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The Moon. The Moon has 1/80 the mass of the Earth and 1/6 its gravity The Moon has no atmosphere because of its low gravity. The density of the moon is 3.3 g/cm 3 compared with Earth’s 5.5 g/cm 3

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The Moon


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    1. The Moon • The Moon has 1/80 the mass of the Earth and 1/6 its gravity • The Moon has no atmosphere because of its low gravity • The density of the moon is 3.3 g/cm3 compared with Earth’s 5.5 g/cm3 • The Moon rotates on its axis every 27.3 days which is exactly equal to the time it takes to orbit Earth • Views of the moon from Redshift Lecture 10

    2. Exploration of the Moon • The Russian Luna 9 was the first spacecraft to land on the Moon in 1966 • On July 20, 1969, Neil Armstrong stepped out on the surface of the Moon • 9 Apollo missions were flown (list given in Table 8.2) • 3 did not land and 6 landed on the surface • The last mission was flown in December, 1972 • Here is Jack Schmidt during Apollo 17 • Here is the lunar module from Apollo 17 leaving the surface of the moon Lecture 10

    3. Top 10 Discoveries from Apollo • The Moon is not a primordial object; it is an evolved terrestrial planet with internal zoning similar to that of Earth. • The Moon is ancient and still preserves an early history (the first billion years) that must be common to all terrestrial planets. • The youngest Moon rocks are virtually as old as the oldest Earth rocks. The earliest processes and events that probably affected both planetary bodies can now only be found on the Moon. • The Moon and Earth are genetically related and formed from different proportions of a common reservoir of materials. • The Moon is lifeless; it contains no living organisms, fossils, or native organic compounds. Lecture 10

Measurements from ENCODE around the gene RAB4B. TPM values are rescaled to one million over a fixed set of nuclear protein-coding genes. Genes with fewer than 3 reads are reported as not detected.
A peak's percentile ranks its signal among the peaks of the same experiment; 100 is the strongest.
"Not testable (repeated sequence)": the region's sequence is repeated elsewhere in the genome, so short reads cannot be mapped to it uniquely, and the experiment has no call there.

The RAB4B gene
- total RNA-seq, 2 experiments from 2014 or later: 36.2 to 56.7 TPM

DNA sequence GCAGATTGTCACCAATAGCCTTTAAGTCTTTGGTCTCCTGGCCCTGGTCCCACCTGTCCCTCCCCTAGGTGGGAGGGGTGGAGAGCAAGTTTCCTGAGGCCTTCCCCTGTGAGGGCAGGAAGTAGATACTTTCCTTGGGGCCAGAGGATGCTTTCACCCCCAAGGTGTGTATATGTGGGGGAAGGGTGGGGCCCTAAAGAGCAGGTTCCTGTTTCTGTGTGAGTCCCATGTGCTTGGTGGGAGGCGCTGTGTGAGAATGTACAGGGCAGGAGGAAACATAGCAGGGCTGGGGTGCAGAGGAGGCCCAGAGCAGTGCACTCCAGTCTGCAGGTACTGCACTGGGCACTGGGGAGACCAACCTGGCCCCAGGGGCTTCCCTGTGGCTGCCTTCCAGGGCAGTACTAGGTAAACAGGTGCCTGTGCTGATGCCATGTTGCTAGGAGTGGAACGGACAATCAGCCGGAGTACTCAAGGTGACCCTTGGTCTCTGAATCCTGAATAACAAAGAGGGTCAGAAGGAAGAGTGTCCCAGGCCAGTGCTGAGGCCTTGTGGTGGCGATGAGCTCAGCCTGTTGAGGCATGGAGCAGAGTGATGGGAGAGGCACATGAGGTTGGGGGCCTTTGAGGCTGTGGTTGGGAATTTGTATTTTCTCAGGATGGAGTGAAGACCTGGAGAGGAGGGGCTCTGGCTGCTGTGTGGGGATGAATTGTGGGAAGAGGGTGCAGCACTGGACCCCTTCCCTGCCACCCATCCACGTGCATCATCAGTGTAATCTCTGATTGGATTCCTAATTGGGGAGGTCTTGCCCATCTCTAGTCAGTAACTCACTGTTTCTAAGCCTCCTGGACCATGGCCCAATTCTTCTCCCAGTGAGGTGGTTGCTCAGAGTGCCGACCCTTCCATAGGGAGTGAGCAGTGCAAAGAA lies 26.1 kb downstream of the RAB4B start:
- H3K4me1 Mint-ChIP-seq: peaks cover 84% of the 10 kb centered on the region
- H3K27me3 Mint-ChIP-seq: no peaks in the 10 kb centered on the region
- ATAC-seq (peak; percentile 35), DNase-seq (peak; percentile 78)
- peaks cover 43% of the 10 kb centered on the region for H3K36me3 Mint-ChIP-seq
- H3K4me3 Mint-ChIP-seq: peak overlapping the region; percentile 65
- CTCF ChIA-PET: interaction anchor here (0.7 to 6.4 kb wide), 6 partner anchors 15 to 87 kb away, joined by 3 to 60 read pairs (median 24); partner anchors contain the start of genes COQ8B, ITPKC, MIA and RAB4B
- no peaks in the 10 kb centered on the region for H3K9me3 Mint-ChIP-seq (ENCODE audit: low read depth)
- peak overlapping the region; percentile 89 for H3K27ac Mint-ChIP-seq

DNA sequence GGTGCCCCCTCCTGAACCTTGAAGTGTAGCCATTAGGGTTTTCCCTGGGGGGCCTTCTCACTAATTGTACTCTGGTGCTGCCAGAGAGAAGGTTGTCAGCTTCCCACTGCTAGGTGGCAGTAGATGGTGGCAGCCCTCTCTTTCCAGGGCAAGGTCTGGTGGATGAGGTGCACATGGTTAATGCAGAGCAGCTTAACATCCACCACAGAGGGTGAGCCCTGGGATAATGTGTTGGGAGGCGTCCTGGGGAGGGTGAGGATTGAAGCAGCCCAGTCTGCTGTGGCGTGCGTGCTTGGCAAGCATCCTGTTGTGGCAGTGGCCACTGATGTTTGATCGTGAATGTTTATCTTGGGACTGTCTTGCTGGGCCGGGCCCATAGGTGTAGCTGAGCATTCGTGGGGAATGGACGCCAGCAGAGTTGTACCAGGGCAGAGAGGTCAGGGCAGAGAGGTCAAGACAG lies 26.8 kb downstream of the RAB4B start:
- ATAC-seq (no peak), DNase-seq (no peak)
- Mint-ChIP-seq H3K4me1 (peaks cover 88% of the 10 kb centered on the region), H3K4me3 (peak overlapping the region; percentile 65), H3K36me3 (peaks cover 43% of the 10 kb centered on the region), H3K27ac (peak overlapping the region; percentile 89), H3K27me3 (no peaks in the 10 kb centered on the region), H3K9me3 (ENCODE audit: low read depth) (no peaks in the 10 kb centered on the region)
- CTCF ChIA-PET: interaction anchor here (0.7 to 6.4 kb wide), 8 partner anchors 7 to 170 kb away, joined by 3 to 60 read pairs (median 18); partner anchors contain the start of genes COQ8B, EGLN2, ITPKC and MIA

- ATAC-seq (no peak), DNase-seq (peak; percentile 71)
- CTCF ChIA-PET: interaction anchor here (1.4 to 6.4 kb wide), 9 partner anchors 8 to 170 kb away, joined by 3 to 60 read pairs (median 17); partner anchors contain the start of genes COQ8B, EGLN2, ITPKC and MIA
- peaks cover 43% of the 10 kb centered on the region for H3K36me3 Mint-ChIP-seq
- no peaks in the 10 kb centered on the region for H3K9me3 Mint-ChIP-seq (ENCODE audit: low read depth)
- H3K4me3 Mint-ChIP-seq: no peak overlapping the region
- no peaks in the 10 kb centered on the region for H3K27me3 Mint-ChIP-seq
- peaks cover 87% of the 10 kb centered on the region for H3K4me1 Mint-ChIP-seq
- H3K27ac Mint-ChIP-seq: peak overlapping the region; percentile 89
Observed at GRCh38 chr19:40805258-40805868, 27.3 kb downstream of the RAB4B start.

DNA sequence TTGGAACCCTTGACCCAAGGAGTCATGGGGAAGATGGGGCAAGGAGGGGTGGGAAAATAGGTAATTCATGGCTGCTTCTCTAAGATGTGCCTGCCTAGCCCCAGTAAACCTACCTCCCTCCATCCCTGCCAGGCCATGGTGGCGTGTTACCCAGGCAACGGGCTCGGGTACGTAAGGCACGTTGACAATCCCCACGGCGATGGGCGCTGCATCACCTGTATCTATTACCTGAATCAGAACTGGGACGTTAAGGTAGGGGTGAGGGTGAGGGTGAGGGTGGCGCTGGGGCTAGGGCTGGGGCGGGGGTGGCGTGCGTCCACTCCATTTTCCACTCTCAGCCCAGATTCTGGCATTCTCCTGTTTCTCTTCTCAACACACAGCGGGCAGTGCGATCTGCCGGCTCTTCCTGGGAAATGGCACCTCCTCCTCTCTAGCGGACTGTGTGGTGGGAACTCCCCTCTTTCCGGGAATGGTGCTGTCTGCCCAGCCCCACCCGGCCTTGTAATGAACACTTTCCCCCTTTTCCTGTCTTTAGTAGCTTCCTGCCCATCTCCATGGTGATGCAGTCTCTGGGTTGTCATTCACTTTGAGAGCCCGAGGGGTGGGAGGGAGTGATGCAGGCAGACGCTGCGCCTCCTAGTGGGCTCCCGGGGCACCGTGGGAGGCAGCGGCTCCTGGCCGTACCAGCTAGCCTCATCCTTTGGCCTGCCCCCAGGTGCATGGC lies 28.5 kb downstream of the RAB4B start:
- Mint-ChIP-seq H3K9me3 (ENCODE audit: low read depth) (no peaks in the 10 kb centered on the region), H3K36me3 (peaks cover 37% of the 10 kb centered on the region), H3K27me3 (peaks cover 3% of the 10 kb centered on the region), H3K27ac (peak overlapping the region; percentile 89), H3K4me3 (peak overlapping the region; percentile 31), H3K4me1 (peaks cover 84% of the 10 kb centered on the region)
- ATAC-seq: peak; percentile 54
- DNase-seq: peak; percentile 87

4. Top 10 Discoveries from Apollo, cont. • All Moon rocks originated through high-temperature processes with little or no involvement with water. They are roughly divisible into three types: basalts, anorthosites, and breccias. • Early in its history, the Moon was melted to great depths to form a "magma ocean." The lunar highlands contain the remnants of early, low density rocks that floated to the surface of the magma ocean. • The lunar magma ocean was followed by a series of huge asteroid impacts that created basins which were later filled by lava flows. • The Moon is slightly asymmetrical in bulk form, possibly as a consequence of its evolution under Earth's gravitational influence. Its crust is thicker on the far side, while most volcanic basins -- and unusual mass concentrations -- occur on the near side. • The surface of the Moon is covered by a rubble pile of rock fragments and dust, called the lunar regolith, that contains a unique radiation history of the Sun which is of importance to understanding climate changes on Earth. Lecture 10

    5. Composition of Moon • The Moon is made of lighter silicate rock • The Moon has no iron core like Earth • The Moon has no current seismic activity • The moon has no magnetic field • The Moon has no volatile materials • It is as if the Moon were composed of the same basic materials as the Earth’s crust with the volatile material and the core metals missing Lecture 10

    6. General Appearance of the Moon • To the naked eye, the Moon has seas and continents • Craters are not visible • Features are named for seas • Maria are younger • Dark, round plains much less cratered • Sea of Tranquility, Sea of Clouds, etc. • Continents or plains are not named • Highlands are older • Low density rock formed early, severe cratering • Since the invention of the telescope, craters have been observed and named Lecture 10

    7. Impact Craters Terrestrial Volcano Lunar Impact Crater • The moon provides an important benchmark for understanding the history of the solar system • The Moon preserves the history of the solar system through its uneroded record of impact craters • The observed craters on the moon were once thought to be volcanic in origin • Now the craters are understood to be all from the impact of meteors Lecture 10